RUSSELLVILLE, Ark. — A bear in Russellville is safely returned to the wild after watching a neighborhood and officials from a tree last week. The bear caught neighbors unaware at first, but they recorded the whole interaction on camera Thursday.

Noah Stephens said he was cutting a neighbor’s grass when an officer casually asked him if he’d seen a bear on the street. He thought that it was at first but dropped everything he was doing when he heard the bear was found at the corner of East J Street and Boston Avenue.

Noah Stephens is used to seeing dogs and cats in his neighborhood, but he could barely believe this. He pulled out his phone and recorded when firemen, police, and Arkansas Game and Fish formed a rescue plan for the trouble bruin.

“The fire department and police officers were out with all their high-powered flashlights spotlighting it for us so we could get good pictures and video,” Noah recalled.

He described the bear as “Sitting on that limb like a human.”

Onlookers with him watched for about two hours as an Arkansas Game and Fish bear specialist traveled from Fort Smith and prepared a tranquilizer.

“They’re loading that dart right now,” Noah can be heard saying in the video.

When the bear was hit by a dart in the backside, it still took almost 10 minutes for it to lower itself from branch to branch and slide off.

“Oh honey” were the words out of Kimmy Stephen’s mouth just as the bear’s claws released and it tumbled onto a tarp held off the ground by authorities.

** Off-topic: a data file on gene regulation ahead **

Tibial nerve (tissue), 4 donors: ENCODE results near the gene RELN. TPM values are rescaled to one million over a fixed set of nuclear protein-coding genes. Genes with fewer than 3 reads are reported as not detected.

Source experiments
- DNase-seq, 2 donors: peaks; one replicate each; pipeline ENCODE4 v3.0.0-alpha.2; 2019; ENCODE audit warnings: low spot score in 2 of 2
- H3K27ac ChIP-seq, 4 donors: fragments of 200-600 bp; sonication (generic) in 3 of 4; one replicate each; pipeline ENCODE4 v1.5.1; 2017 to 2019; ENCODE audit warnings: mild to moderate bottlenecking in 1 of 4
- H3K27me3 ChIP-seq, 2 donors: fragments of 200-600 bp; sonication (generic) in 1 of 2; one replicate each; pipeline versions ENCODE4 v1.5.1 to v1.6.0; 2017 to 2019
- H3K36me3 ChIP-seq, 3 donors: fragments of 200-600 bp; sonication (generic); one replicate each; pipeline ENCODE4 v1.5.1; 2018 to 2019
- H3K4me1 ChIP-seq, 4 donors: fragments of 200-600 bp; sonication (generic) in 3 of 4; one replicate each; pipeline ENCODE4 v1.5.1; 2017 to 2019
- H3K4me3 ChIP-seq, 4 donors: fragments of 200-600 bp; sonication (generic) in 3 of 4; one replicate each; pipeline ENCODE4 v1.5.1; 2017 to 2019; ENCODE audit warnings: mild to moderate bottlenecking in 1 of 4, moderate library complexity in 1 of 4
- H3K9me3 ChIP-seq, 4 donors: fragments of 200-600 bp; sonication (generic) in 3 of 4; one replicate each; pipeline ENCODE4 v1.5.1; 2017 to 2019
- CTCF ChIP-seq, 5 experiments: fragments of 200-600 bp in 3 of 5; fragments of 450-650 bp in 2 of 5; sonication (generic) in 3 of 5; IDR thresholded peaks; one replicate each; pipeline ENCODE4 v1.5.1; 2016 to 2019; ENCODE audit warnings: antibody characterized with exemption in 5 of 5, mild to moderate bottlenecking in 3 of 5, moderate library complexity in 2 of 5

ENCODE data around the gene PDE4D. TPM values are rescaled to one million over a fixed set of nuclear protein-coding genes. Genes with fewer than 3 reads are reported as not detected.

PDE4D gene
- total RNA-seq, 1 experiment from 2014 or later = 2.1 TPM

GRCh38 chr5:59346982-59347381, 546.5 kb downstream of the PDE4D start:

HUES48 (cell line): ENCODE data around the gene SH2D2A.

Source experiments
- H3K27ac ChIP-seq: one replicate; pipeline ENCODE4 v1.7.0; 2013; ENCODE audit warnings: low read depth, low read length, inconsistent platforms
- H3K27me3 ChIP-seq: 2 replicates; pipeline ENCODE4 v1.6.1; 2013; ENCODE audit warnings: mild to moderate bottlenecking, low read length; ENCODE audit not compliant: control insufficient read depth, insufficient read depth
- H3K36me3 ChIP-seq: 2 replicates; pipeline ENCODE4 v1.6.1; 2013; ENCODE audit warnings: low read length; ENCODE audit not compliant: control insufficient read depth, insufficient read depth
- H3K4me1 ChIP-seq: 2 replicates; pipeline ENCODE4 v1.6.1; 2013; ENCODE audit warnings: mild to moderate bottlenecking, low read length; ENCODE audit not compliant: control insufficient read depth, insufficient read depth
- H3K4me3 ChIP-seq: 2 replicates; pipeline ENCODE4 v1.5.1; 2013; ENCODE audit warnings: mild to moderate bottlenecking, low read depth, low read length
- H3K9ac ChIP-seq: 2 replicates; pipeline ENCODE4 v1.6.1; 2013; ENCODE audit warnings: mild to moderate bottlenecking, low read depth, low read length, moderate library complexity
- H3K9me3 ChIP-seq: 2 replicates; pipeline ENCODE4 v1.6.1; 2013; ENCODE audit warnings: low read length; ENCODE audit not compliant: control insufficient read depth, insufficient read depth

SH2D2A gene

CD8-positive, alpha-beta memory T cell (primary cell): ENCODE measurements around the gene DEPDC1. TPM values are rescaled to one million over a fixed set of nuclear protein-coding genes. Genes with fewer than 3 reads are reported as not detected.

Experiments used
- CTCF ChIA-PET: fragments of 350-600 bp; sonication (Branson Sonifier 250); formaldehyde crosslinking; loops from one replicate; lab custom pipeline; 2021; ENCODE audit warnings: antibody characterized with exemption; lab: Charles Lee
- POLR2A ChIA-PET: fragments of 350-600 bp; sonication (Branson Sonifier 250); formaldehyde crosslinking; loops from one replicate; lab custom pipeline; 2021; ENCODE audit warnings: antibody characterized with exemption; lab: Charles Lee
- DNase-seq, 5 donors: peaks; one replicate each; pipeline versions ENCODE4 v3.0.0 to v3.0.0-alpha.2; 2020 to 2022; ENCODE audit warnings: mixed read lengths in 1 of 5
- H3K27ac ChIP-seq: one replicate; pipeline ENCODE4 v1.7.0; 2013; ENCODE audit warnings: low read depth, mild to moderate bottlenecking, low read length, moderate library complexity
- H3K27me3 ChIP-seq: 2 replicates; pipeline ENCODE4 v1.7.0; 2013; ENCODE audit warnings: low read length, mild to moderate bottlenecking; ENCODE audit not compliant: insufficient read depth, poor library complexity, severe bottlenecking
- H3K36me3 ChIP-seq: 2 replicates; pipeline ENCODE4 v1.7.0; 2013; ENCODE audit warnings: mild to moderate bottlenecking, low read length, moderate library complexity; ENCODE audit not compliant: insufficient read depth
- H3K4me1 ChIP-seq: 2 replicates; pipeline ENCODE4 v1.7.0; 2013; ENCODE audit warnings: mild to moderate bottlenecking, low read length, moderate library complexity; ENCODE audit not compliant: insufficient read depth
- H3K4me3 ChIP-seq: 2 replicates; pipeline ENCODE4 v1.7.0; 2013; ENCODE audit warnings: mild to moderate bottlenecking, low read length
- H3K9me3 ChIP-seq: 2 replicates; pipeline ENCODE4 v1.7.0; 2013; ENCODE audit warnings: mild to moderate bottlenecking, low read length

“He’s still moving,” she exclaimed in the seconds following. An approximately 30-foot fall was easy for the black bear to shrug off.

“He moseyed right along and laid down in the grass there,” Noah stated.

The recording is something hundreds of Arkansas have sunk their claws into. For the Russellville neighborhood, it is a memory of a close encounter that gives them pause.

“It just reminds you that. Arkansas is a natural state. It’s still wild even here in the middle of Russellville,” Noah said.

Thankfully, Arkansas Game and Fish reported that the bear was uninjured and relocated to a new home in the National Forest north of town where it won’t have to walk of any more falls.

“We used to be known as the bear state. There are bears everywhere. At one point in time, there were more bears in Arkansas than there were people, but a lot of Arkansans have never seen a bear before,” Noah admitted.

Arkansas Game and Fish said it’s typical this time of year for younger male bears to leave their mother and wander into places like this. To learn what you can do to deter these frightened bears from coming near you, visit AGFC.com.